The rules of the European Union codified in the EU treaties prevent national democratic procedures, whether by votes in Parliament or by referenda, from amending let alone abolishing a single one of these legal measures.

This complete body of EU law is known as the acquis communitaire and runs to more than 170,000 pages of active legislation in force, with over 100,000 EU rules, international agreements and legal acts binding on or affecting citizens across the EU.

This body of law is added to at the rate of around 3,000 new pieces of legislation each year. How many of Britain’s new laws originate or are influenced by the EU?

A study by the House of Commons Library found that more than 50% of the UK’s new laws come from Brussels or are influenced by the requirements to adopt EU rules. What is more, the British Parliament has to impose criminal sanctions if an EU law has been contravened. This is legislation over which the democratic institutions of the UK have little influence.

Britain is quite clearly better off out.

Response

The EU will have a lower share of global output in 2050. But that’s good news. All humans are of equal value, so it’s welcome that China, India, Brazil and many other economies are growing.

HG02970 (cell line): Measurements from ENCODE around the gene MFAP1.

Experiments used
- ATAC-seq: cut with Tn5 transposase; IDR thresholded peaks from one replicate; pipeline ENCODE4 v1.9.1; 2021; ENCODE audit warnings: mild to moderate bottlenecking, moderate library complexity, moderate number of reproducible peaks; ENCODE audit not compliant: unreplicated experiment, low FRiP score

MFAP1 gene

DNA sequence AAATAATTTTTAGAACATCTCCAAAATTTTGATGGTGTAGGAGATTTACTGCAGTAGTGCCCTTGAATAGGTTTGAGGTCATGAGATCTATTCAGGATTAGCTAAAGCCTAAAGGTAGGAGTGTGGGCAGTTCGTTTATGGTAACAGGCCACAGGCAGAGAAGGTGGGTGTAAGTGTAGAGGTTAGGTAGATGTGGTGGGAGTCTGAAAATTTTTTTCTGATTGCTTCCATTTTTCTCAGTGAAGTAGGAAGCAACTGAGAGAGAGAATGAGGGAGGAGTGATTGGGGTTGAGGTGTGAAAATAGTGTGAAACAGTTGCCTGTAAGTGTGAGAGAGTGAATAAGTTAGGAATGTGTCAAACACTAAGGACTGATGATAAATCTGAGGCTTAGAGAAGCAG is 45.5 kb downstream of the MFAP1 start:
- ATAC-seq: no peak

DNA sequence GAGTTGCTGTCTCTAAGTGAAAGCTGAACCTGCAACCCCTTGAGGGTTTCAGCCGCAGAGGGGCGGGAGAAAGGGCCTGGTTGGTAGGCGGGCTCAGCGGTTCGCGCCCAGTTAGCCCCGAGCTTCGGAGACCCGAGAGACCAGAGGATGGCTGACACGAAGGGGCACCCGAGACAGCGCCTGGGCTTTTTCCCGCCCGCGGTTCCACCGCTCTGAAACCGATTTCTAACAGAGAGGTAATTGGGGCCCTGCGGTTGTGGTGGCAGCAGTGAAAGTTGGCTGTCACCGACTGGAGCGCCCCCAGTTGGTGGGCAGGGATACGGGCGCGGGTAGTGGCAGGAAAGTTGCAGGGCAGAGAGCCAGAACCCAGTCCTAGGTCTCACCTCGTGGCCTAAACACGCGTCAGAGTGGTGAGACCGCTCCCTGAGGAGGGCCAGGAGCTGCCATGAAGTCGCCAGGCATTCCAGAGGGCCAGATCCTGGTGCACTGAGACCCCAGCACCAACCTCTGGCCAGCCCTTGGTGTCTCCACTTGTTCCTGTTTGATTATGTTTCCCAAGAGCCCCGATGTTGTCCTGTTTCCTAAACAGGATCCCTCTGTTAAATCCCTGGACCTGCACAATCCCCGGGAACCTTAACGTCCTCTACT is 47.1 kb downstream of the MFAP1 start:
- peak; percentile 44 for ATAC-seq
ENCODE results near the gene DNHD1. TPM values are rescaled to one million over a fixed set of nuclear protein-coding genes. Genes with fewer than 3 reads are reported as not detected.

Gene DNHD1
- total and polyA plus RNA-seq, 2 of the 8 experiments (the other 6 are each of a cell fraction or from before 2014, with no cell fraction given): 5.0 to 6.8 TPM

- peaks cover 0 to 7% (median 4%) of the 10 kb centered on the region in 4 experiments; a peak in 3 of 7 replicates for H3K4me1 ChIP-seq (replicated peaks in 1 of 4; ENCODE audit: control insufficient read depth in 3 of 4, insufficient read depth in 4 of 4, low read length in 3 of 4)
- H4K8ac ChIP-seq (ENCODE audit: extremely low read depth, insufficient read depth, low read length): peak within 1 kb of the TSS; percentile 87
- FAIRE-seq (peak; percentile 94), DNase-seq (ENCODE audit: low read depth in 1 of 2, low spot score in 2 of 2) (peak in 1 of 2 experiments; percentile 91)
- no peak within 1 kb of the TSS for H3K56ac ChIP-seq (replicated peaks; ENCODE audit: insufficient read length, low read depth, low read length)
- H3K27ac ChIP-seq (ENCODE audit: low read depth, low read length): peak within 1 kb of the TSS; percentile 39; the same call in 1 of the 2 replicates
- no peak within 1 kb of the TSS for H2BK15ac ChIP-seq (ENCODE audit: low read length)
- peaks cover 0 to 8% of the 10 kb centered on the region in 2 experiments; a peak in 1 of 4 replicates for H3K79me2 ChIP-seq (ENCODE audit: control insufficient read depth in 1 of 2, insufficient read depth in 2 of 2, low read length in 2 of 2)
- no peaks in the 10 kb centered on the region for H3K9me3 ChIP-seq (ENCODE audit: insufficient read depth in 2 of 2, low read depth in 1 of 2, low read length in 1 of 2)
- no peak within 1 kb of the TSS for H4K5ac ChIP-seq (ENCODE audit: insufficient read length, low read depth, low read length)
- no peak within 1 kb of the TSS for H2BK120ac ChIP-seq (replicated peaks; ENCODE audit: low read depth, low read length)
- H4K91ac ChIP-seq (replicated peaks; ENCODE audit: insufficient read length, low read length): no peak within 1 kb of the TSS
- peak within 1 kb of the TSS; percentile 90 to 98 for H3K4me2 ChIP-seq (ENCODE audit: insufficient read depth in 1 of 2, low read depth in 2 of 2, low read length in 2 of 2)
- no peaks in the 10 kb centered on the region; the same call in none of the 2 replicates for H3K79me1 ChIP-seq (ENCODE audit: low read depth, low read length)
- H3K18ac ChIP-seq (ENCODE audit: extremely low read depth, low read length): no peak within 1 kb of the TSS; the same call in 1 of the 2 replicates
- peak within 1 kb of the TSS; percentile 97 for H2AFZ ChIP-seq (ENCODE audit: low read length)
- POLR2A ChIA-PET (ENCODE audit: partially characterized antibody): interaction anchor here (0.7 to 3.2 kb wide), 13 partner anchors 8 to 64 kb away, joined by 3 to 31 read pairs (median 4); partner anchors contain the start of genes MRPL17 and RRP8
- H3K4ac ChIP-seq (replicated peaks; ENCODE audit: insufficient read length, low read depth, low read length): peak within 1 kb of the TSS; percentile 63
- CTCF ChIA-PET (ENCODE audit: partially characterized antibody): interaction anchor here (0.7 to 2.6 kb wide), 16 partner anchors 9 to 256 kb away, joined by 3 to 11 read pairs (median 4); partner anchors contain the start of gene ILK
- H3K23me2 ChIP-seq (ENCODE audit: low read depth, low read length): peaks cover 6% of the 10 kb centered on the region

Lengthening unemployment queues have been a result of the global economic recession. The UK would have been hit in or out of the EU. Robert points out that “the EU has 45 free trade agreements”. That’s right – but it’s the EU not the UK which has them. Would big economies sign free trade agreements with small countries like the UK?

As Robert’s reference to the European Free Trade Area demonstrates, it is of course possible to be wealthy outside the EU. Norway’s wealth is derived from oil and gas, and Switzerland’s is based on banking. Norway obeys most EU rules in return for access to the single market, but gets no vote in setting them. Switzerland has to negotiate on many issues in order to get access to the EU market – and EU institutions have said that this option will not be open to the UK if we leave.

The cost of membership per household is less than the benefits which the CBI calculates as £3,000 a year. I agree that the Common Agricultural Policy is wasteful and should be radically reformed. Indeed, public goods such as landscape protection should be secured through regulation, not subsidy.

There are some unnecessary or outdated EU regulations - but also many valuable ones. Would we want vehicles belching more pollution out of their exhausts, as they did before EU regulations? Or untreated sewage in bathing waters?